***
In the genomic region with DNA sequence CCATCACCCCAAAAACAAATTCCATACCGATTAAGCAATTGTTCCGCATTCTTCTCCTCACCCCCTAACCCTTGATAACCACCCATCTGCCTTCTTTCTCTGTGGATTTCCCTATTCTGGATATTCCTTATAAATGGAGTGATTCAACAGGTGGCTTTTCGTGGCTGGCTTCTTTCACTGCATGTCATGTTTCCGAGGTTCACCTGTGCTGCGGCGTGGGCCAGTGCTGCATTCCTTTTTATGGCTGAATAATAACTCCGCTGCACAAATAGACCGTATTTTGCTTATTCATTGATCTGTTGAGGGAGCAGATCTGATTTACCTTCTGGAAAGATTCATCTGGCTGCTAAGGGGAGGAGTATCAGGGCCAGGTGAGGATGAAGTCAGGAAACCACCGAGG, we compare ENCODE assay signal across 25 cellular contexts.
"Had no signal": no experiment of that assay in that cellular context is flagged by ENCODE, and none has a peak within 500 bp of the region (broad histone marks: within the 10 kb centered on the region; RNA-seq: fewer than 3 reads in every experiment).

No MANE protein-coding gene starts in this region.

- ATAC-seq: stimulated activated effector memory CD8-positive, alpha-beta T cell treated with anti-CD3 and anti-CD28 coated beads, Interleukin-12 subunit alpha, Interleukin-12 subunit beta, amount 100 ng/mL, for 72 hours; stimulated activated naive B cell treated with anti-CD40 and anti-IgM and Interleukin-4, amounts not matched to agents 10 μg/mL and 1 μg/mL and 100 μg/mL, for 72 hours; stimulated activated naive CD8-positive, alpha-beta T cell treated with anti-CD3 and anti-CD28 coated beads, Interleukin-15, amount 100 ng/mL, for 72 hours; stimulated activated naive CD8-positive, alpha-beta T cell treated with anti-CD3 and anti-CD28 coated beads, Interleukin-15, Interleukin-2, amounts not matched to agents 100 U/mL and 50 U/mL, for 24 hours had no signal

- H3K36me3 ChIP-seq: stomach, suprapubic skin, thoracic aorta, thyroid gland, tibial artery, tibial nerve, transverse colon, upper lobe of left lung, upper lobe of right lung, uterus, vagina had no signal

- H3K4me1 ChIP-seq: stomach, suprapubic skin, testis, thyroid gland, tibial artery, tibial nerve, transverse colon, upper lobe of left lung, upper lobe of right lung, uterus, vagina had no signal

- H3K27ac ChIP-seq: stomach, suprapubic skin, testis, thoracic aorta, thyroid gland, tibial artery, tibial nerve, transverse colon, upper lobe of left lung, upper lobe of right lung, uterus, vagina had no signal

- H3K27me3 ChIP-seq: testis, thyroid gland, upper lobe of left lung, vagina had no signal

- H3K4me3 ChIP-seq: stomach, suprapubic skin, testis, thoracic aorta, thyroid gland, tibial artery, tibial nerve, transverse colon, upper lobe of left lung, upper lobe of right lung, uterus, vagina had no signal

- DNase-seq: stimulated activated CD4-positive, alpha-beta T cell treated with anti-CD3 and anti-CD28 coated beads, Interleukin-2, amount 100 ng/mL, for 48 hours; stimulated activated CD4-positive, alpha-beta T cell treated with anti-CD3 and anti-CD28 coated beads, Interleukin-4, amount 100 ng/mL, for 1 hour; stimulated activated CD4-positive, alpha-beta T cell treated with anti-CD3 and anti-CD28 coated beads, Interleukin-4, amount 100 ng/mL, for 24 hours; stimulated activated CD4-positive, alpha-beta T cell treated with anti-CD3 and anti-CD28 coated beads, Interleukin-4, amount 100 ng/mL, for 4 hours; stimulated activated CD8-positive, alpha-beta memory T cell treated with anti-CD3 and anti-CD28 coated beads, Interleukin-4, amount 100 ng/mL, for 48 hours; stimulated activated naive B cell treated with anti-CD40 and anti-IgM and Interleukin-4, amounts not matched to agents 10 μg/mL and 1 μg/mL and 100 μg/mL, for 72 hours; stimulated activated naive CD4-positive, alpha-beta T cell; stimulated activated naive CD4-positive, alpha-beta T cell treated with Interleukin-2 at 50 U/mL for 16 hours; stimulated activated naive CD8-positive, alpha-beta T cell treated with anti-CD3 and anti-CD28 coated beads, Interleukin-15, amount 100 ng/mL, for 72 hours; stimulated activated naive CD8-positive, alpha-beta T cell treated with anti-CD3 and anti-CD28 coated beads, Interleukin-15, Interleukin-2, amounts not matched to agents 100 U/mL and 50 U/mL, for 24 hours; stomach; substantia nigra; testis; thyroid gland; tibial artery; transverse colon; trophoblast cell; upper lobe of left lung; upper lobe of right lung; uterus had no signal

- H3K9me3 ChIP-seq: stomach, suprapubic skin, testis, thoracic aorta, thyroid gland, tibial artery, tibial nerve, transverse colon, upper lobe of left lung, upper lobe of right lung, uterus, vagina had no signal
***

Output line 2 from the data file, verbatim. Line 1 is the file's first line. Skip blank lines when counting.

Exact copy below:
"Had no signal": no experiment of that assay in that cellular context is flagged by ENCODE, and none has a peak within 500 bp of the region (broad histone marks: within the 10 kb centered on the region; RNA-seq: fewer than 3 reads in every experiment).